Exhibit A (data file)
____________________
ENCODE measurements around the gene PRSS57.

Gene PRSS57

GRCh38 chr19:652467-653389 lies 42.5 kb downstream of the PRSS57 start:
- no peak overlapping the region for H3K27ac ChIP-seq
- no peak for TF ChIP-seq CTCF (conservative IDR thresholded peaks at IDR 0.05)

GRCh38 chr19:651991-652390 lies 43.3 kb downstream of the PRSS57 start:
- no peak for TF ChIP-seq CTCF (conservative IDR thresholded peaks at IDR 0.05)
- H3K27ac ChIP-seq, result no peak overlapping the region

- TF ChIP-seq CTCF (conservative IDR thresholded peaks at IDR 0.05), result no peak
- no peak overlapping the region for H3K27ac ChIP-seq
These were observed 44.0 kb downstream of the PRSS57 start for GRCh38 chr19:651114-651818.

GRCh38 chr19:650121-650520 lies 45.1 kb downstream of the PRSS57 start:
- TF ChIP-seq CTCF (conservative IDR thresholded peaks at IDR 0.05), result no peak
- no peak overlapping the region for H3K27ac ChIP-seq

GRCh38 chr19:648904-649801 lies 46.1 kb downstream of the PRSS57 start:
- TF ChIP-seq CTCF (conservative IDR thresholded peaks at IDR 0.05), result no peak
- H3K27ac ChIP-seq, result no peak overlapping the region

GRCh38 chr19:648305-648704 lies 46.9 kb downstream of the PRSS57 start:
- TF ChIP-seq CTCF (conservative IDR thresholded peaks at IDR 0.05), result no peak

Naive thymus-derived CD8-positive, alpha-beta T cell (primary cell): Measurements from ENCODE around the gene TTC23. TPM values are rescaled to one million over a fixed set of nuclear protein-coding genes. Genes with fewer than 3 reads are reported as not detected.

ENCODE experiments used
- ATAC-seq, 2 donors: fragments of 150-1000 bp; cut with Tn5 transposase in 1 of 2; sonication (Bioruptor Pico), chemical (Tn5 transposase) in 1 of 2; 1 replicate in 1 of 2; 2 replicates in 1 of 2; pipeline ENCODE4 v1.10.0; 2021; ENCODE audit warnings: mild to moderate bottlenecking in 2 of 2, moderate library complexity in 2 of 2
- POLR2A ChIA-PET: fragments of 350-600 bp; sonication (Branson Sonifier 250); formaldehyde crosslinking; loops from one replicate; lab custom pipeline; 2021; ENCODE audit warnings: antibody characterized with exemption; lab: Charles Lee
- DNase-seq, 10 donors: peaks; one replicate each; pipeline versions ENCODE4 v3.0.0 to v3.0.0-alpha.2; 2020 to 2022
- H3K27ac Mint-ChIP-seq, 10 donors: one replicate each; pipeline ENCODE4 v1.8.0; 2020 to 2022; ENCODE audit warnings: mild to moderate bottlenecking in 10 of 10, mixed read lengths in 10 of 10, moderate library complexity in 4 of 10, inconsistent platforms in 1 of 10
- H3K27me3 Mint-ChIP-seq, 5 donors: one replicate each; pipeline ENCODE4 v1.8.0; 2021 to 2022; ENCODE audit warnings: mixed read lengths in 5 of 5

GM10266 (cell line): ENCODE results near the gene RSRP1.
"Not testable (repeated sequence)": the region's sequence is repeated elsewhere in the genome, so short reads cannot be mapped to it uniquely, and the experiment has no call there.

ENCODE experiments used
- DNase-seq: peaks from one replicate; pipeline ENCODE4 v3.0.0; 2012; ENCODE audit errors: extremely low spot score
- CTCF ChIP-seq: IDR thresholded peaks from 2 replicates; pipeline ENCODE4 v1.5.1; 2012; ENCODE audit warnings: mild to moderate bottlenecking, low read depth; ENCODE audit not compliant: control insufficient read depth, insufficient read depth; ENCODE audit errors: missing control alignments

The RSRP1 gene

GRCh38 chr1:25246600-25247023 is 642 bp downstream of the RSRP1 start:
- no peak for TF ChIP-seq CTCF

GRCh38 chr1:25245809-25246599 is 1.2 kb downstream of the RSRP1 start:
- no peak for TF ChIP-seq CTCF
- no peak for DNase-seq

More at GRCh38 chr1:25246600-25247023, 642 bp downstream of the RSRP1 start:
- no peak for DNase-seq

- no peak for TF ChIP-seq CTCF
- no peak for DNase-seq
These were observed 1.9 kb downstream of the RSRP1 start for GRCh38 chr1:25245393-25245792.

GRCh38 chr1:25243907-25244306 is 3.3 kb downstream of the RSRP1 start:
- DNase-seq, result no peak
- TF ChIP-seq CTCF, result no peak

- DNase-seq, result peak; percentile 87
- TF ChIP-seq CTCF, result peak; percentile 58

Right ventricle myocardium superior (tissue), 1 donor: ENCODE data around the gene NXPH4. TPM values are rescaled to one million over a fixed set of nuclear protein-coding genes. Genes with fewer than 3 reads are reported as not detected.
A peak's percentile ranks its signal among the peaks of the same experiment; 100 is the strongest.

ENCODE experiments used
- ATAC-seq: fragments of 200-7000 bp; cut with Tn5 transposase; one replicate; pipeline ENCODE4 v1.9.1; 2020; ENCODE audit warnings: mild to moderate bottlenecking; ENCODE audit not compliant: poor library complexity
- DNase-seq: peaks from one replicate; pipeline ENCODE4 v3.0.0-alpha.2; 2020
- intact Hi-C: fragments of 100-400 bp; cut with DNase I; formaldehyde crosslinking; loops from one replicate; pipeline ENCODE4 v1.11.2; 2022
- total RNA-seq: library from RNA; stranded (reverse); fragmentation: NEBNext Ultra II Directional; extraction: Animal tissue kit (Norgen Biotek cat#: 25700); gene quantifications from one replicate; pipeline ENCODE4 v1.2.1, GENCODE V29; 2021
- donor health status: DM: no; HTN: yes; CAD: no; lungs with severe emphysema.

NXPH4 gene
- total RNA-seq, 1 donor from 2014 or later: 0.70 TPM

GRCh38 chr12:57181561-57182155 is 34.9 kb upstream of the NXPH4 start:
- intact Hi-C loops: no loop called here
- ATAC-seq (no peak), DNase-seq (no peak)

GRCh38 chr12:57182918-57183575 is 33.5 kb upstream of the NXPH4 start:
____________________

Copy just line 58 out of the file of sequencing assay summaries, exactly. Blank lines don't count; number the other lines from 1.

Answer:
GRCh38 chr12:57181561-57182155 is 34.9 kb upstream of the NXPH4 start: